What better subject for my first blog post than the magnificent Bristol Festival of Literature, which kicks off across the city from 20th to 29th October 2016?
You could argue that the area is already well-served by literature festivals, with big-hitters Cheltenham and Bath just a short journey away. But Bristol, as is Bristol’s habit, has done things a little differently. Since its inception in 2011 it has been organised by an untiring group of volunteers, and funded by local sponsors (including a crowdfunding exercise in 2015). Bristol Festival of Literature remains proudly local, ‘with a desire to see literature represented in fresh, exciting and meaningful ways’.
They’re not kidding. Bristol has a lively writing community and nowhere is this more apparent than when browsing the Festival’s website, Unputdownable … this year there are numerous events hosted by individuals, panels and writing groups, in such diverse locations as the legendary Arnos Vale cemetery, the Egyptian section of Bristol Museum, and the depths of Redcliffe Caves. And to match such a wide variety of locations there are an equally broad range of voices and communities involved, including an exploration of ageing in the LGBT community and a workshop on how to represent difference.
Which brings me to another strength of Bristol Literature Festival … how welcoming it is. This is not a festival of hushed, reverential and well-heeled literati sitting respectfully in rows. It’s a festival to get your creative hands good and dirty, with tons of opportunities to get writing whether you’re an old hand or a complete newbie. You can learn how to plunder the Evening Post for inspiration or smash down your writer’s block to knock out a short story in an hour, hang out with ‘slammers and flashers’, or face your public in some ‘free and frivolous open mic storytelling’ at the pub. There’s no excuse not to get involved, and with so many events taking place in pubs and clubs, you can find out what a friendly bunch the Bristol writing community is when you get your round in.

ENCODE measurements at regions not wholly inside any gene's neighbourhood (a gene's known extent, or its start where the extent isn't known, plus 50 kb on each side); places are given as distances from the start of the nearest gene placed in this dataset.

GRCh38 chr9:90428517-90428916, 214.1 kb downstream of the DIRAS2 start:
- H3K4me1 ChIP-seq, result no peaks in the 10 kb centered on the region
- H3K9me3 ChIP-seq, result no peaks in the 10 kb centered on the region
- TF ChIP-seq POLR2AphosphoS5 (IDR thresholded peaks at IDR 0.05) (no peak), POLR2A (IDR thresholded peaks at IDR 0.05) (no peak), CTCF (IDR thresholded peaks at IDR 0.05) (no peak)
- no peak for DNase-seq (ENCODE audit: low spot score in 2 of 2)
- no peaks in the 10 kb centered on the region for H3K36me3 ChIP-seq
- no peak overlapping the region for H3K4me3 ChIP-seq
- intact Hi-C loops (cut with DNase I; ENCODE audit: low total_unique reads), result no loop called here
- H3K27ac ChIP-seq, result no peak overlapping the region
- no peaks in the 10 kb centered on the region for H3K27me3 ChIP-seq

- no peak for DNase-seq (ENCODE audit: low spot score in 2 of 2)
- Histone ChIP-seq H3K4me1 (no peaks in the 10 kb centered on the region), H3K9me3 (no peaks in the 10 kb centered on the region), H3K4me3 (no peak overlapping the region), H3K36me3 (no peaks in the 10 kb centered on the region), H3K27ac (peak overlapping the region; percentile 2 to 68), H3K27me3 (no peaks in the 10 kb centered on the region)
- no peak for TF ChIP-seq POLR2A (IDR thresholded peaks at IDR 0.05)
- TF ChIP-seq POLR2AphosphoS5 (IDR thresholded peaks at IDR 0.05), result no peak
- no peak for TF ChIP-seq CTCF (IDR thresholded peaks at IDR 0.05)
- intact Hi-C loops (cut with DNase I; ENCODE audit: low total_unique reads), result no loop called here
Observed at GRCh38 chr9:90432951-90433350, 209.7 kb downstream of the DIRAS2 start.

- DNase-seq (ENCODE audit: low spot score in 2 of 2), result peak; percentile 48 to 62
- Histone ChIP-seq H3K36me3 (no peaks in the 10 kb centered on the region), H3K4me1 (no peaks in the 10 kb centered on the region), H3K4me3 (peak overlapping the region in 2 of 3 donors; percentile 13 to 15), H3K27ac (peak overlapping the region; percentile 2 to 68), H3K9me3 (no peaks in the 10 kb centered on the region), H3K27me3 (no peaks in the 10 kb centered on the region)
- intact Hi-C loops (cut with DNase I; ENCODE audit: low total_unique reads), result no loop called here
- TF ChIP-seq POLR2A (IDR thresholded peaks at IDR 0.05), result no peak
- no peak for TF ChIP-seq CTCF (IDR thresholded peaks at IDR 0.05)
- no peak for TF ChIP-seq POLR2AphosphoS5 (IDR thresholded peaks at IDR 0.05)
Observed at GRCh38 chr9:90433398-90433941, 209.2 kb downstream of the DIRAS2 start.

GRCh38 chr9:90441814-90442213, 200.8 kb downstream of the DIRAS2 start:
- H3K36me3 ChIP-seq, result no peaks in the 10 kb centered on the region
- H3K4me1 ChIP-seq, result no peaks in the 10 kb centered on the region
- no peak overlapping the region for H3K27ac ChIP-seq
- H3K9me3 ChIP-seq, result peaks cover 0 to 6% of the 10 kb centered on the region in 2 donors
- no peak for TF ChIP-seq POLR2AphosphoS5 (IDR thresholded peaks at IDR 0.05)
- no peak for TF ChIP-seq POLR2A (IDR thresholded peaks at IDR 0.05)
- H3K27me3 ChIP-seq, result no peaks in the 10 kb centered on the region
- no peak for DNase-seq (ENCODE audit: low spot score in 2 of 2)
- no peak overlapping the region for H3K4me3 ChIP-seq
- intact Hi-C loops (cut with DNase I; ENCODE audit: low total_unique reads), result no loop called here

So if you’re a little tired of those glossy LitFest brochures vaunting actors, comedians, TV chefs and general ‘personalities’ who, having hitherto not been known for their literary prowess, suddenly have a book to flog to the coffee table and Christmas stocking end of the market, dive in and check what Bristol Festival of Literature has to offer. But don’t hang about, several of the Festival’s events have sold out already, and others are filling up fast. Don’t worry though, there are still lots of drop-by happenings on offer for a good old litcrawl.
I’ll see you at the pub …